Life in the Line of Fire

Recruitment and civilian life

The recruitment methods, the life and tactics of the Russian soldier is described elsewhere on this website (The Russian Army). Here we will only state that while the Russian soldier was very much a serf who experienced blind loyalty and obedience for the Czar and Mother Russia, the Swedish soldier was a free man. He had a strong affection for king and country and was in 1808 more than willing to defend his home and family.

The Regular troops (Värvade) were men who signed on for military service. they were mainly used for garrison troops, such as at Sveaborg. Of about 55.000 troops within the borders of the Swedish kingdom, only 17.000 were Regular, Värvade, troops. However, the bulk of the Swedish army consisted of the "Indelta" troops, which were men who filled the ranks, recruited by the peasants of the kingdom. It was therefore the obligation of the peasants, as a form of tax payment to the Crown, to find soldiers for the military, in the number that such were needed. The peasants took on their duties collectively and were so divided into "Rotar" according to their geographical locations.

The peasants of the different "rotars" then supplied the soldier with a piece of land and a small farm (Soldattorp). This was meant to counter any defections from the ranks as the soldier had his wife and family back home on the farm. It was then the duty of the soldier to work this land and tend to his farm during peacetime. This work was interrupted by the annual regimental meetings where the soldiers gathered and did some training. Often this military training was very lacks in the Swedish army. The soldiers could also be commanded out for work, such as when the fortress of Sveaborg was built and there was required a very large workforce. When the soldier was out on commendations or away in war, the wife and family ran the farm and thereby played a most vital role in the actual warfare.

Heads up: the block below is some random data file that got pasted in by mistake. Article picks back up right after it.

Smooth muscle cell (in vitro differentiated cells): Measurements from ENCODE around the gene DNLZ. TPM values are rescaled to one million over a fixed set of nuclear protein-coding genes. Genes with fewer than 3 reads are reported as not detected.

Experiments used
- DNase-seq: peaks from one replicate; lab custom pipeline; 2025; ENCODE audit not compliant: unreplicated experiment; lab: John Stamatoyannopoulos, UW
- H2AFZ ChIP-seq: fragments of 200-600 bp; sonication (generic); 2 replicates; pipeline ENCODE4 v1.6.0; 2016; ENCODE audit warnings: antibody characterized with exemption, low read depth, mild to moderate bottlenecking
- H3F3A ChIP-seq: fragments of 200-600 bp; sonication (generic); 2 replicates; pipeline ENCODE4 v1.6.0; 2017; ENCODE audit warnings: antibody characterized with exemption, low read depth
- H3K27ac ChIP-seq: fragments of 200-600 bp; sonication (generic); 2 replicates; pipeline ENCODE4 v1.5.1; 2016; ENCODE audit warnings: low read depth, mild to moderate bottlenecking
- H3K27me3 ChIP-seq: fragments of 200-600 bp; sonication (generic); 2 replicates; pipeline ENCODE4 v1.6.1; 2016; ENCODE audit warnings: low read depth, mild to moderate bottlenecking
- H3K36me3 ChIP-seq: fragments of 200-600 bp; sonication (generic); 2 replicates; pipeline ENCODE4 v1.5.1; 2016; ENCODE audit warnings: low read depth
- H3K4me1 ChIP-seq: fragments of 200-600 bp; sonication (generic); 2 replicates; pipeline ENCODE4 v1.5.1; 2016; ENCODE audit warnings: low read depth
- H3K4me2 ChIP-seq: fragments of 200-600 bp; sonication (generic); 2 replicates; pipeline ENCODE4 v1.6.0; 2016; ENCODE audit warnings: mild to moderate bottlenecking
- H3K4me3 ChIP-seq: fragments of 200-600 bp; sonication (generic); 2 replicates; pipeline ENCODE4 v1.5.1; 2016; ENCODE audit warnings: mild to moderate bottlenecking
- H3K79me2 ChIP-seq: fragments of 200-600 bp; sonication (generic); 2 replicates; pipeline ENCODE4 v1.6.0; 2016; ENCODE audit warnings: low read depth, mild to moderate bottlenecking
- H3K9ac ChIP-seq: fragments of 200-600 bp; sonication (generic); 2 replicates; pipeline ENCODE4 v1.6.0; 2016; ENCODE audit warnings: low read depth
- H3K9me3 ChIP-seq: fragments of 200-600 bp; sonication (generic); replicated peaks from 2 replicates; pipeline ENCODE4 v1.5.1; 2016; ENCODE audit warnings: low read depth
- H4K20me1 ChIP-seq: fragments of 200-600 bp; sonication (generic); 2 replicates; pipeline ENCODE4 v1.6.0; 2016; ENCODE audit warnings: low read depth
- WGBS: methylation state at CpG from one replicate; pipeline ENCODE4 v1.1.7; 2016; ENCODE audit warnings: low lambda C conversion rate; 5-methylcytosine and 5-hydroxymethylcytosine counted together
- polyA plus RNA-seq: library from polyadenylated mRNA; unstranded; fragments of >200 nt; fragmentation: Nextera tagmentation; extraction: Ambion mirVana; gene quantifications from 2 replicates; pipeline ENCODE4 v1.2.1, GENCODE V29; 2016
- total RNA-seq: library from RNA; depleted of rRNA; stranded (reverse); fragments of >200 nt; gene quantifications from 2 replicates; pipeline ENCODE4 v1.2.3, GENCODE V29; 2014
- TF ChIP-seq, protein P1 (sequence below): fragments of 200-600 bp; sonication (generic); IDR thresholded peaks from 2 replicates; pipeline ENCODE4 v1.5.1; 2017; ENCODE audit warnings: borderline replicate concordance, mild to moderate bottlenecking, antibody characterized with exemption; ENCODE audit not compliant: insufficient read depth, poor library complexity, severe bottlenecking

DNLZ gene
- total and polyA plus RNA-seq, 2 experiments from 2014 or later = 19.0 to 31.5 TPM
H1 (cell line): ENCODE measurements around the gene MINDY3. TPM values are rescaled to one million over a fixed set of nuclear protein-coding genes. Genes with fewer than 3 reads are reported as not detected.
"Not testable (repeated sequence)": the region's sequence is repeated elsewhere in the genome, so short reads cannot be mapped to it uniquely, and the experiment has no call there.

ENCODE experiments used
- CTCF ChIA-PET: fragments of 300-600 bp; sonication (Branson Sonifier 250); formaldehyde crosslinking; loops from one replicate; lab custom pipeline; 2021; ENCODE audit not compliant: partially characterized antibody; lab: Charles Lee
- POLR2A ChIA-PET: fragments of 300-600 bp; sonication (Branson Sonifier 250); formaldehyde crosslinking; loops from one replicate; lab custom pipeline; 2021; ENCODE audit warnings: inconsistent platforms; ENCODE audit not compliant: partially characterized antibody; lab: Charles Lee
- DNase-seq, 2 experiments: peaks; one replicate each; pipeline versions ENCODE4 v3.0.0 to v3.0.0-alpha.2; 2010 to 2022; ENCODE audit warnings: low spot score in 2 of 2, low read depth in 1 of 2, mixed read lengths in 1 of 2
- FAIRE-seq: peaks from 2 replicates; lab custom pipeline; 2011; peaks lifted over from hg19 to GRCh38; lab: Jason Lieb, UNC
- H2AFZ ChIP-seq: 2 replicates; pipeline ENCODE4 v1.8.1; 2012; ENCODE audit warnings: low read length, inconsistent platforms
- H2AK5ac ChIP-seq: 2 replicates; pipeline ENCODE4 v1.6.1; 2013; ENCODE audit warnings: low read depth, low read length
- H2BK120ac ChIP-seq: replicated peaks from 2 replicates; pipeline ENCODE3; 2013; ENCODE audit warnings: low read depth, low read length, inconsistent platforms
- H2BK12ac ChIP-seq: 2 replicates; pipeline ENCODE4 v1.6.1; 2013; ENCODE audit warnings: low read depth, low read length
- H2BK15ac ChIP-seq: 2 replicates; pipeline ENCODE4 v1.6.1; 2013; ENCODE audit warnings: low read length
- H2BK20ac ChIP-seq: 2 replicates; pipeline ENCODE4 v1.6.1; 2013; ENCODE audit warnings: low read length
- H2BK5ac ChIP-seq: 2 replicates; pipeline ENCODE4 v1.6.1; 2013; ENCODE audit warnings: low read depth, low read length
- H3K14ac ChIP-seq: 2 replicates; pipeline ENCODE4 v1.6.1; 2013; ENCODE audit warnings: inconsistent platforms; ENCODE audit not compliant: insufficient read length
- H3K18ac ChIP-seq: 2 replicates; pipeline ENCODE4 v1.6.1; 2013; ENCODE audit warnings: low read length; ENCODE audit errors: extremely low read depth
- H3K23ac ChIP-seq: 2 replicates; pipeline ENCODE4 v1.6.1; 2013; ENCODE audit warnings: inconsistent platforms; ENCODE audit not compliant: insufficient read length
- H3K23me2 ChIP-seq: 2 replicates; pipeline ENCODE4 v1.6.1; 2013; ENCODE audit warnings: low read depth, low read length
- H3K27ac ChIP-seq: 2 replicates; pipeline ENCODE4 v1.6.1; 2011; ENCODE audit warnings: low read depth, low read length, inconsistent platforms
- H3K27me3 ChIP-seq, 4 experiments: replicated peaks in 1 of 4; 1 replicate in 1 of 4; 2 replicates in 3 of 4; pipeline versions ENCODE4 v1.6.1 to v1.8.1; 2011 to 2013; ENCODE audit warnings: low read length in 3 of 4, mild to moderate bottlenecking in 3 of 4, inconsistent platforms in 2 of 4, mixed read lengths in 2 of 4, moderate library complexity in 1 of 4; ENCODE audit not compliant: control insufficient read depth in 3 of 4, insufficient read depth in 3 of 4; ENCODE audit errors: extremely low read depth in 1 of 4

New army elements during the war of 1808-09 was firstly, the so called Vargering, which meant that reserve battalions were to be produced for every Indelt regiment. Secondly, in 1808 the Landwehr was also introduced in Sweden, here called Lantvärn, but became a sad story of epidemics and organizational crises. In theory the Lantvärn was to be used for garrison units, freeing the regular and indelta regiments for other duties in the field. The Swedish Lantvärn became a disaster.

Tactics of the Swedish army

Due to the terrain situation in Finland, with heavily wooded terrain, bad roads and many lakes and swamps, the military tactics used throughout the war by both sides differed somewhat from those tactics used in the great wars on the continent. The battalion became the standard fightingunit when it came to battle as there just was not enough space for larger units to maneuvre. Skirmishers, and lines of Jaeger units were widely used by both sides. The Russian attackers also tended to use the roads; and as maps were bad and the defenders knew their territory, it would only have been natural for the Swedish to use the cover of the woods to trap and trick the attackers. This did not happen at the higher level though, and the Russian military showed much more tactical - and strategic - innovation than the Swedish. The Russians often came marching over frozen lakes and rivers, making these into improvized road systems. The Swedish army and the commanders only tended to adapt to the Russian techniques